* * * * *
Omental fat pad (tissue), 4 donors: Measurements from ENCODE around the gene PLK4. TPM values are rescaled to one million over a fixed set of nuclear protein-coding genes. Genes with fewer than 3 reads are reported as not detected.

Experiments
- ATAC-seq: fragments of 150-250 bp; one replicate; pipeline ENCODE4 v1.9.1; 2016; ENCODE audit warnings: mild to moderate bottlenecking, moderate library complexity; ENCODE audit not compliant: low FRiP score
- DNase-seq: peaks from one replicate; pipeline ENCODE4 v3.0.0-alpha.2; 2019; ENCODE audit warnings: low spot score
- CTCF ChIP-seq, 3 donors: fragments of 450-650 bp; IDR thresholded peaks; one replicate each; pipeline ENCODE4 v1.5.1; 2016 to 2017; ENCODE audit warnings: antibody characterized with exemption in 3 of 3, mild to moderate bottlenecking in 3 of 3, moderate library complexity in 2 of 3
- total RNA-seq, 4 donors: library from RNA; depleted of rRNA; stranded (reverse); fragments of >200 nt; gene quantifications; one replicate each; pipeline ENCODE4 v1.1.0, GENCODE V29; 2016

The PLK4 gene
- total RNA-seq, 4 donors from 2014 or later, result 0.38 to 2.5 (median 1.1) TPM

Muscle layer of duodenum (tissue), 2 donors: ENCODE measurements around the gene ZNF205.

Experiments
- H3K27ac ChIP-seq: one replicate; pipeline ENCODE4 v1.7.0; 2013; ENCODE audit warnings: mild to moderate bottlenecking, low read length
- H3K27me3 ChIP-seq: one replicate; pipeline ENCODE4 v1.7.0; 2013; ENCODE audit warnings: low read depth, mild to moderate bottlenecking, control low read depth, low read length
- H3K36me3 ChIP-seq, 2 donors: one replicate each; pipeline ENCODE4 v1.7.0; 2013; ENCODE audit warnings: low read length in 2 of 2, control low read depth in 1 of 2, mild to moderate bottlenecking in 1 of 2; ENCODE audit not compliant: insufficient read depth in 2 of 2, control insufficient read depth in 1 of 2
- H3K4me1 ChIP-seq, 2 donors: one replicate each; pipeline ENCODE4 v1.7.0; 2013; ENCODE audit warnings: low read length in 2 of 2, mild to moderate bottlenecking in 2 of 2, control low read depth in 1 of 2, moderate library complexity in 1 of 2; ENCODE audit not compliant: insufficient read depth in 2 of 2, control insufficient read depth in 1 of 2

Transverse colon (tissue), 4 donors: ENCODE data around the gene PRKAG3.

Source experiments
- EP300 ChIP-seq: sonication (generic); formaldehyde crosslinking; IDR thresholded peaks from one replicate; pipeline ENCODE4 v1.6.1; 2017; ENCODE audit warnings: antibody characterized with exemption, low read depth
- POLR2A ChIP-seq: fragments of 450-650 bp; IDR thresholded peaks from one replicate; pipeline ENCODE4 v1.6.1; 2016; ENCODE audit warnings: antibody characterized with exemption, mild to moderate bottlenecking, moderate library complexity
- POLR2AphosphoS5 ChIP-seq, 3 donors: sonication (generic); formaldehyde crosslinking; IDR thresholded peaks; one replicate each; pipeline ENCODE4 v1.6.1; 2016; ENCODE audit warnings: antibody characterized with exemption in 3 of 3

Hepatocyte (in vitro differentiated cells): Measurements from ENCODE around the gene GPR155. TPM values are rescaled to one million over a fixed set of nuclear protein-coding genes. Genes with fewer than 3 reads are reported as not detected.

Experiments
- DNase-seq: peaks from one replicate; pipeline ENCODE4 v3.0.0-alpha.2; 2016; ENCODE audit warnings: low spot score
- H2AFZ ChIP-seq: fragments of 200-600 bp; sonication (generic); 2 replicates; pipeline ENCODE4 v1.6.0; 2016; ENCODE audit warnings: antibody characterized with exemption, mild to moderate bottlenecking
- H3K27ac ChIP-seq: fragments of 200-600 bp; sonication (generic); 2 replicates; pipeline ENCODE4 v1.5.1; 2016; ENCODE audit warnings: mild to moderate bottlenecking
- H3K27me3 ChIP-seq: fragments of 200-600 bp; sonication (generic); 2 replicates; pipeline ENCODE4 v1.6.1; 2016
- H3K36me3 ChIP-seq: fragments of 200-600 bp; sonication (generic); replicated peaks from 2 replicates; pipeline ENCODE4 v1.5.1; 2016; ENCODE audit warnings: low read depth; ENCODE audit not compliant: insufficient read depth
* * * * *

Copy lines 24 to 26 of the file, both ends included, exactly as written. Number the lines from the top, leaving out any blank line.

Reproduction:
- H3K27ac ChIP-seq: fragments of 200-600 bp; sonication (generic); 2 replicates; pipeline ENCODE4 v1.5.1; 2016; ENCODE audit warnings: mild to moderate bottlenecking
- H3K27me3 ChIP-seq: fragments of 200-600 bp; sonication (generic); 2 replicates; pipeline ENCODE4 v1.6.1; 2016
- H3K36me3 ChIP-seq: fragments of 200-600 bp; sonication (generic); replicated peaks from 2 replicates; pipeline ENCODE4 v1.5.1; 2016; ENCODE audit warnings: low read depth; ENCODE audit not compliant: insufficient read depth